- Associated Press - Friday, June 3, 2011

ST. LOUIS (AP) - NFL players urged a federal appeals court Friday to declare the lockout illegal, saying the league had no right to impose a work stoppage that is now approaching three months with no sign of a deal that will save the 2011 season.

In a courtroom packed with some 200 people, including out-of-work players and retirees on folding chairs brought in to handle the crowd, attorneys on both sides of the bitter labor fight got roughly 30 minutes each to make their cases.

The appeal centers on the lockout that began hours after months of labor talks fell apart March 11, the players’ union dissolved and the fight ended up in federal court. The NFL contends the union decertification was a sham meant to gain leverage in the talks and the conflict remains subject to labor law.

The players argue that antitrust laws apply and the lockout put in place under labor law needs to be put on hold, as it was in April by U.S. District Judge Susan Richard Nelson in Minnesota.

“We’re asking for a preliminary injunction for a short period of time,” the players’ counsel, Theodore Olson, said in the hushed courtroom. “We’re simply asking that the laws of the U.S. be respected.”

The arguments came before a three-judge panel of the 8th U.S. Circuit Court of Appeals whose two earlier 2-1 decisions have sided with the league and upheld the lockout. The panel took the arguments under advisement with one judge, Kermit Bye, saying only that a ruling would come in “due course” and he suggested the two sides figure things out.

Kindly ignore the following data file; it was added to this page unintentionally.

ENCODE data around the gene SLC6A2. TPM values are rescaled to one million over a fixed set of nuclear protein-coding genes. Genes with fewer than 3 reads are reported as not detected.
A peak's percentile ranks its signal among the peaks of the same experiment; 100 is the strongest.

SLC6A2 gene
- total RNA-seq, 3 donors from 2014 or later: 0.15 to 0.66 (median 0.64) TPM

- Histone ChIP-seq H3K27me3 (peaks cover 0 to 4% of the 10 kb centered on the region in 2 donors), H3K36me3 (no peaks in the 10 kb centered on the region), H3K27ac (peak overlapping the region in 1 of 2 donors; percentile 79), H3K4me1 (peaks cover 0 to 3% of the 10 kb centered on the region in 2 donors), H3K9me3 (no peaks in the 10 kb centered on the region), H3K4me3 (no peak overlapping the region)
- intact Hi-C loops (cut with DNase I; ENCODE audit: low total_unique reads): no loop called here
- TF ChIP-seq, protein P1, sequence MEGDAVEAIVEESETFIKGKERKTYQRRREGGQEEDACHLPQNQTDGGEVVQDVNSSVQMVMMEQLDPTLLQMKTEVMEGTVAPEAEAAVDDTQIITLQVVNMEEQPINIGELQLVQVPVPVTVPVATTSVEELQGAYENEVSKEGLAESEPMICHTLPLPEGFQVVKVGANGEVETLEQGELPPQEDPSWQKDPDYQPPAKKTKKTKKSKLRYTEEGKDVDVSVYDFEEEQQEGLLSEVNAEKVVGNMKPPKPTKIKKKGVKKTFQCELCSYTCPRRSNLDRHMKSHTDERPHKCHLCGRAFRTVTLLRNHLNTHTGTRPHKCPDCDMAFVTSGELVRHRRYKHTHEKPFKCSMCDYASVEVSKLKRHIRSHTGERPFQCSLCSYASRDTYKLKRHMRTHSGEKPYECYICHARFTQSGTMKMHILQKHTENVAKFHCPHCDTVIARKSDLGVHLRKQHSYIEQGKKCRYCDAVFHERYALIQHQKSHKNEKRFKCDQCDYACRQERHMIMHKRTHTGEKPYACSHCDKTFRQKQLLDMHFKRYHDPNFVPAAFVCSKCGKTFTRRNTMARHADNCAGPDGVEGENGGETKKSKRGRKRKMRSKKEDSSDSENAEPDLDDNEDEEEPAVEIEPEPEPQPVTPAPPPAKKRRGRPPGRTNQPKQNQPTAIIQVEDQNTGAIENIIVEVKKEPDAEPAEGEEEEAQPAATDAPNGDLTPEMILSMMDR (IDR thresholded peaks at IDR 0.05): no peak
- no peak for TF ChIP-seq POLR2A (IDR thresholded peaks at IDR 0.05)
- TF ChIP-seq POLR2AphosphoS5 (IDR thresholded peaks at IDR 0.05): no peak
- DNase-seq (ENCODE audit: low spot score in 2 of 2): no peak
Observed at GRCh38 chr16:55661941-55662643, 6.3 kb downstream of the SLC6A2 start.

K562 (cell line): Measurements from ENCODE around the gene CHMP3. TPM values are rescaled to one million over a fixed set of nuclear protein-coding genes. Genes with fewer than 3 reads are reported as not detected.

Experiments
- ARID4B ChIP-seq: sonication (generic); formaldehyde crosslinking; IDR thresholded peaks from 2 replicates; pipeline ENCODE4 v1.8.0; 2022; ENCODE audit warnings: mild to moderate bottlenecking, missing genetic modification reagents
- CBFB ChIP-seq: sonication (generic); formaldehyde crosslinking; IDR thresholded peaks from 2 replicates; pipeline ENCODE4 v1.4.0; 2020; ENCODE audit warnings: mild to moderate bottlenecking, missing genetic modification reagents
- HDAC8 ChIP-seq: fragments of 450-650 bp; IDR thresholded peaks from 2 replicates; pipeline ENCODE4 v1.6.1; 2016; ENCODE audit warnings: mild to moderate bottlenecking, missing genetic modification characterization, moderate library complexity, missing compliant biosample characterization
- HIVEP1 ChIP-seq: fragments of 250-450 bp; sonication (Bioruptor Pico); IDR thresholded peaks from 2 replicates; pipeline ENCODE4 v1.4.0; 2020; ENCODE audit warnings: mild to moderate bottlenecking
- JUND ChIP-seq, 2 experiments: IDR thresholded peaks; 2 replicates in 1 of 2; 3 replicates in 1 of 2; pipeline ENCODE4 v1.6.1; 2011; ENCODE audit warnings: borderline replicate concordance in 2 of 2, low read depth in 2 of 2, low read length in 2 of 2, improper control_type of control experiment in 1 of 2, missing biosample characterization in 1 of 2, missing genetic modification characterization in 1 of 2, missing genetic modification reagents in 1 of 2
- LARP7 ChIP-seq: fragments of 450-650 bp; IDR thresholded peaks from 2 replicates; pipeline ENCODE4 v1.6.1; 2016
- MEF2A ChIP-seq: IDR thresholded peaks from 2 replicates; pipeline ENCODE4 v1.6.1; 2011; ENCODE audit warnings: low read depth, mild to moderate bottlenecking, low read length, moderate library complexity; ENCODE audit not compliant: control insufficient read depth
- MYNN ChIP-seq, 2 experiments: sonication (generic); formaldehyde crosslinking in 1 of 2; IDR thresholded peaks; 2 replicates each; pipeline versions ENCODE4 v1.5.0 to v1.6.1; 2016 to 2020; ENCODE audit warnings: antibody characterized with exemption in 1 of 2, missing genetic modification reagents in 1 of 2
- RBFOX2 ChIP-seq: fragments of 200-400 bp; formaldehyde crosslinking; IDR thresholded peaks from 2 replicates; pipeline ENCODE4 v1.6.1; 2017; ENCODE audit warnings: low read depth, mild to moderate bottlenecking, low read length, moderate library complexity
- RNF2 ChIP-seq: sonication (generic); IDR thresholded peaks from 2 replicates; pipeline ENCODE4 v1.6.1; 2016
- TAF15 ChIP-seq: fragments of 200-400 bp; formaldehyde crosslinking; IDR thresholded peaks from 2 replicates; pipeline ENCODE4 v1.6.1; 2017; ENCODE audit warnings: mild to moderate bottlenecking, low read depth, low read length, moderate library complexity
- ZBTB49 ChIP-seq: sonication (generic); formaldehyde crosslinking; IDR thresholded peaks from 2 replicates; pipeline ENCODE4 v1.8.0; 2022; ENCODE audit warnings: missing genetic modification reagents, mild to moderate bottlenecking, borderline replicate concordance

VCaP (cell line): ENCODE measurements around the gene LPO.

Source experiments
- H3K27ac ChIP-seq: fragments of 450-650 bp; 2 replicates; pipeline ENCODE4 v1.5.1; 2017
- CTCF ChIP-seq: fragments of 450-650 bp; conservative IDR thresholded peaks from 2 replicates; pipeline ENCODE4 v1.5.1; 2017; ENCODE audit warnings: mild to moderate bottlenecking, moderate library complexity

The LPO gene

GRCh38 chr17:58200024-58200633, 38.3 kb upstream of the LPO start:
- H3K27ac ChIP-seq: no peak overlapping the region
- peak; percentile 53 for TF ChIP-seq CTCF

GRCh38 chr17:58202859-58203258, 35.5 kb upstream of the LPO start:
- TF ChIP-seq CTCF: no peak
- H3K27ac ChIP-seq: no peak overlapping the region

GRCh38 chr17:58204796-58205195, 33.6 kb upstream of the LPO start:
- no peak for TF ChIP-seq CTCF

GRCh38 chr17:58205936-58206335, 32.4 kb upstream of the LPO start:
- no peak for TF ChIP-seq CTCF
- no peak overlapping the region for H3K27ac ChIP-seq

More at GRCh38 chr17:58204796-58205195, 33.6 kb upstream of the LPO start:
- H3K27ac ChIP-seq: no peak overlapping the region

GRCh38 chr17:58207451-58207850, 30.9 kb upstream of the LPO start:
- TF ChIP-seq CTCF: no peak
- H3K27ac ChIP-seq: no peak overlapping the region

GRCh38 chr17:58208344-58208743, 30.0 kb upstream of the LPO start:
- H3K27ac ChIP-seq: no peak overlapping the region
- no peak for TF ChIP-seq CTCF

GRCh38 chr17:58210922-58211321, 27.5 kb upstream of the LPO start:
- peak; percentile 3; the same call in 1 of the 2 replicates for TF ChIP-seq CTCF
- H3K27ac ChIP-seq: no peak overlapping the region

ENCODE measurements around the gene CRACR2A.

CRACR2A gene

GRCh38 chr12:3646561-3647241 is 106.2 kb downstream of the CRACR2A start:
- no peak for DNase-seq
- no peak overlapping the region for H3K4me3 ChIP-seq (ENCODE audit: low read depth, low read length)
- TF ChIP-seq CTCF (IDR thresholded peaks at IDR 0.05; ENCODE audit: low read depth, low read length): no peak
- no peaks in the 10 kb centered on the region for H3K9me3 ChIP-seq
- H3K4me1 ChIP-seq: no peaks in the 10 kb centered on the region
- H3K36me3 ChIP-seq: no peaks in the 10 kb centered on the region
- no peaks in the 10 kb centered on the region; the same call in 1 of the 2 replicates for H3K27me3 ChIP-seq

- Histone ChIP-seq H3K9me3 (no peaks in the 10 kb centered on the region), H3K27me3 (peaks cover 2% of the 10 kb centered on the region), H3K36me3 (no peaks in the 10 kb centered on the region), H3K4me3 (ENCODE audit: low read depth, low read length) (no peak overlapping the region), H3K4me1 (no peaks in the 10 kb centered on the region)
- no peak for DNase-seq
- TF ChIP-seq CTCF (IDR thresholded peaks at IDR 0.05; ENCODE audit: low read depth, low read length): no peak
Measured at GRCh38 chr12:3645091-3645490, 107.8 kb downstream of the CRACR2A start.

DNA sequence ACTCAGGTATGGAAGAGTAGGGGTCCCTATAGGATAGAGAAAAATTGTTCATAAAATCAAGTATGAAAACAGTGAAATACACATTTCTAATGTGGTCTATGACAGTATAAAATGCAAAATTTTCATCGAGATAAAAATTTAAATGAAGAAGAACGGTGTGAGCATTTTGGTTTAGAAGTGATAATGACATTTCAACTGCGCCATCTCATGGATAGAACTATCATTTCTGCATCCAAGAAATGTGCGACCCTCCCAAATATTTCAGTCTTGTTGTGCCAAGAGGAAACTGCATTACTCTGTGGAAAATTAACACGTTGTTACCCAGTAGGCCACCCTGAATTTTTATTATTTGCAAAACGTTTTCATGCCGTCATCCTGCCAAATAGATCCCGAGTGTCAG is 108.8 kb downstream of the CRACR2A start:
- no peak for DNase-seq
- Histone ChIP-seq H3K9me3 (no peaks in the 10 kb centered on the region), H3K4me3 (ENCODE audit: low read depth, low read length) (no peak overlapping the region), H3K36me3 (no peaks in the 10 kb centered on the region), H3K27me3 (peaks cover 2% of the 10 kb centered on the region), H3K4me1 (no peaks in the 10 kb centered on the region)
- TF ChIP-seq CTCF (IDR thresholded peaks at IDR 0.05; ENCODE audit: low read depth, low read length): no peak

“We wouldn’t be all that hurt if you go out and settle that case,” Bye said with a smile as he closed the 68-minute hearing. “We will keep with our business, and if that ends up with a decision, it’s probably something both sides aren’t going to like.”

The league is starting to see the effects of the lockout, with furloughs and other recent moneysaving steps. Training camps traditionally start in late July and the first preseason game is little more than two months away.

The hearing has been seen as pivotal in the dispute over how to share the NFL’s $9 billion in annual revenue, and the turnout included NFL Players Association leader DeMaurice Smith and two dozen players, including Green Bay’s Cullen Jenkins, the Jets’ Tony Richardson and Giants standout Osi Umenyiora.

NFL Commissioner Roger Goodell spent Friday in Fort Bragg, N.C., a league spokesman tweeting that Goodell isn’t a lawyer and “wouldn’t have added much to the legal proceedings.” Jets owner Woody Johnson was at the hearing.

Paul Clement, an attorney representing the NFL, waved off a reporter’s question about whether the NFL had the upper hand.

“As we tried to make clear in there, we think the lockout is actually the best way to get players back on the field,” said Clement, who like Olson is a former U.S. solicitor general. “I think people understand that this will be resolved; the resolution will include a collective bargaining agreement. And the fastest way to get there is to get the antitrust laws, which were just a misfit in this context, out of the picture.”

The hearing was sometimes dense as Olson and Clement laid out arguments over Nelson’s April 25 decision to lift the lockout on the grounds that it was illegal and the players suffering irreparable harm. The 8th Circuit _ seen as a more conservative, business-friendly venue for the NFL than the federal courts in Minnesota _ put her ruling on hold April 29 and reaffirmed its decision May 16.

Judges Steven Colloton and Duane Benton wrote for the majority then that “the league has made a strong showing that it is likely to succeed on the merits.” Bye dissented both times, favoring the players.

Colloton and Benton _ appointed by Republican President George W. Bush _ were outspoken Friday, peppering Olson and Clement with requests to elaborate on legal points and precedents. Bye, an appointee of President Clinton, a Democrat, offered the opening welcome to the crowded gallery, but remained mostly quiet.

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